For example, ka- (가-) is the root of the verb to go. The simplest sentence you can make with this verb is Kayo (가요), which literally means Go, with an implied subject. (For simplicity, we’ll assume the implied subject is you.)
Here are some of the variations you can make by changing the verb form:
Kaseyo. (가세요.) = Please go.
Kal keoyeyo? (갈 거예요?) = Do you intend to go?
Kalkkayo? (갈까요?) = Should you go? or Shall you go?
Kajiyo? (가지요?) = You’re going, right?
Kago Shipeoyo. (가고 싶어요.) = You want to go.
Kaneundeyo. (가는데요.) = You’re going. Do you need any further assistance?
Note that all of this is in the present tense, and all at the polite informal level of formality. I find it incredibly interesting that you can pack so much meaning into verb forms. It’s just a very different way to approach communication.
There are certain flavors that I will always associate with summer: fresh blackberries hot from the sun and picked straight from the vine, chocolate milkshakes like my grandmother used to make when my best friend and I would watch Scooby Doo, ice-cold lemonade.
For Koreans, the flavor of summer is apparently naengmyeon (냉면), or cold buckwheat noodles. Today the New York Times profiles this chewy treat, which I have to admit I never liked. Lately my colleague Young has been trying to convince me to give it another shot, so I will soon be indulging in this peculiar Korean dish once again. Hopefully Kang Suh, which she says is the restaurant to go to, will do a better job than the hole-in-the-wall student eatery near Daehagno in Seoul where I developed my current dislike.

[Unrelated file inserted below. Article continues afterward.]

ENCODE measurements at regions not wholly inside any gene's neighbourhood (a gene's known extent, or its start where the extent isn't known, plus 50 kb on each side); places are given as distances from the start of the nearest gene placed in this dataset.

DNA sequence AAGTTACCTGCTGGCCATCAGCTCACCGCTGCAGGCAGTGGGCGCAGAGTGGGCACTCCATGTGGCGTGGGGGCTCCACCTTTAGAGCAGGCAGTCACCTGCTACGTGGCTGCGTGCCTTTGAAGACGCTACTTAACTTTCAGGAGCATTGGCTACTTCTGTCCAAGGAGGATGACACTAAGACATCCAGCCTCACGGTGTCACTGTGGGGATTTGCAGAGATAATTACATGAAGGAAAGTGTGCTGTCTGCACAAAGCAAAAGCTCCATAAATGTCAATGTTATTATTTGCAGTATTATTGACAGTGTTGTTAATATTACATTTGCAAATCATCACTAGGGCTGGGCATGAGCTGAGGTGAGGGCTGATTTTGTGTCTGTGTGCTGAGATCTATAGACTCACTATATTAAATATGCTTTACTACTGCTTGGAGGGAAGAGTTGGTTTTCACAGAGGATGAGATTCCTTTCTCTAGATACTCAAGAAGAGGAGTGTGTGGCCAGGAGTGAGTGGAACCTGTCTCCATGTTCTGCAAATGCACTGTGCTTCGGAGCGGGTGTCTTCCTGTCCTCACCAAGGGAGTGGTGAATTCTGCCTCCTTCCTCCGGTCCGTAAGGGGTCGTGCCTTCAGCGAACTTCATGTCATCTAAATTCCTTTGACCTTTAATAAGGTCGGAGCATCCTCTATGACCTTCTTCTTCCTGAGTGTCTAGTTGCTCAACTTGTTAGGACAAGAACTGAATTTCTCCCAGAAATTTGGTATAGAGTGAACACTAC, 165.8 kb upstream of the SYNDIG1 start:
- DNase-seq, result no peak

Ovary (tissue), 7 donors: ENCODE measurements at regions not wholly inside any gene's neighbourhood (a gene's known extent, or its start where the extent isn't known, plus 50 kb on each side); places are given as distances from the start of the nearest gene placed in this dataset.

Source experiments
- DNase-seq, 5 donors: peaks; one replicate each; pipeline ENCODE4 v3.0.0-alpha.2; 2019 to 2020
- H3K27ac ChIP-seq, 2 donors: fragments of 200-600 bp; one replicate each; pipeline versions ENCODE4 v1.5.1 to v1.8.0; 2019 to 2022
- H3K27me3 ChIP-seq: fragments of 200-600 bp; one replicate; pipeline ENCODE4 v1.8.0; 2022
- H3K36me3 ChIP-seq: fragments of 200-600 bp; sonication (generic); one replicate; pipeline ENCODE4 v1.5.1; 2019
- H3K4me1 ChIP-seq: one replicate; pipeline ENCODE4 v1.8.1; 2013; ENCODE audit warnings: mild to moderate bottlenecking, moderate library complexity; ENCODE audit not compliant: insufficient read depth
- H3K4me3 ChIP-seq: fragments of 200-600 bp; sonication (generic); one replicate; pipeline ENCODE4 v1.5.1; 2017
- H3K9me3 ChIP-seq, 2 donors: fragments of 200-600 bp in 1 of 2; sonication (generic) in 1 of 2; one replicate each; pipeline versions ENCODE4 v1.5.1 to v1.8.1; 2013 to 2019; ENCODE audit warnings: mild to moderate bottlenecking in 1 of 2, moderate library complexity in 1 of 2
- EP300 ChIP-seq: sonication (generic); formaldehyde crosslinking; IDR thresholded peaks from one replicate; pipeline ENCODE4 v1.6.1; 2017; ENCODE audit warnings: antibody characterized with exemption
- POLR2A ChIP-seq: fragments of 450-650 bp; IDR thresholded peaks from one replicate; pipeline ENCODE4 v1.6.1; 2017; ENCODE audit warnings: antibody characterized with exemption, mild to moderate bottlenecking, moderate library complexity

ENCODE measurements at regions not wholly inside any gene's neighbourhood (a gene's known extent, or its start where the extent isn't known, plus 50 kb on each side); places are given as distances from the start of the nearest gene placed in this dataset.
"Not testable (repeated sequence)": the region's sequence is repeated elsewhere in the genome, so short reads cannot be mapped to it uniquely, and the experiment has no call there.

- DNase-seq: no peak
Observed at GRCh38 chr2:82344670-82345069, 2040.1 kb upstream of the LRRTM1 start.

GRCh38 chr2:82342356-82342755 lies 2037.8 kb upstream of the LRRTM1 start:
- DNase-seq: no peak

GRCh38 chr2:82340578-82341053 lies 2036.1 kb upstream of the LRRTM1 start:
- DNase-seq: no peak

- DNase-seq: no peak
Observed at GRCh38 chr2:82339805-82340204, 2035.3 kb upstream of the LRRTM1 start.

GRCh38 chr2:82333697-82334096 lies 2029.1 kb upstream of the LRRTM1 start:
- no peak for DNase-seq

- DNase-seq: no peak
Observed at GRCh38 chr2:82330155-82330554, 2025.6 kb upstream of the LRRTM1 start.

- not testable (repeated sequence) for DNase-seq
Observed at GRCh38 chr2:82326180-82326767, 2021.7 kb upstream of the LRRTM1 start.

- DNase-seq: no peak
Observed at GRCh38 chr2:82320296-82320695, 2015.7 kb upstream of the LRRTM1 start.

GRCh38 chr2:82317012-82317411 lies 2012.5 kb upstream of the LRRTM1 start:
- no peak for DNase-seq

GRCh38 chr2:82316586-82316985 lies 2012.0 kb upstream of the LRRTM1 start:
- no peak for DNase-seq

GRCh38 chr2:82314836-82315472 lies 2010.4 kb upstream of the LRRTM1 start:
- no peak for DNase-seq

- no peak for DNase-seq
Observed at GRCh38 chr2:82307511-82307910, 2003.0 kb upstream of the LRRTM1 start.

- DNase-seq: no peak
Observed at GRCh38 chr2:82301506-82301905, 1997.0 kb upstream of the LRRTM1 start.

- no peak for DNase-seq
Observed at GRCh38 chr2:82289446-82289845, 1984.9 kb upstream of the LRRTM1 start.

“Heaven knows, I have eaten a lot of unusual things, but I found these little fellas terrifying.” That is food writer Stefan Gates’s take on Beondegi
), or boiled silkworm larvae, a popular Korean snack. The photo and comment are part of his “search for the ultimate edible challenge,” as documented by the BBC
. Other Korean culinary delights include sea slugs
and dried frog tea
It’s features like these that make me envy those friends of mine who have become obsessed with Italy or France. Of all the countries in the world to snare my passions, why did it have to be the one that thinks larvae are a tasty treat for the kiddies?
Song of General KIM IL SUNG | Don’t Ask My Name | Children’s Music 1 (Music Gallery of the Democratic People’s Republic of Korea)
애국가 (Aegukga) (National Anthem of the Republic of Korea)
Been hankering for creepy marches and disturbing paeans to terrifying totalitarian dictators? Your search is over!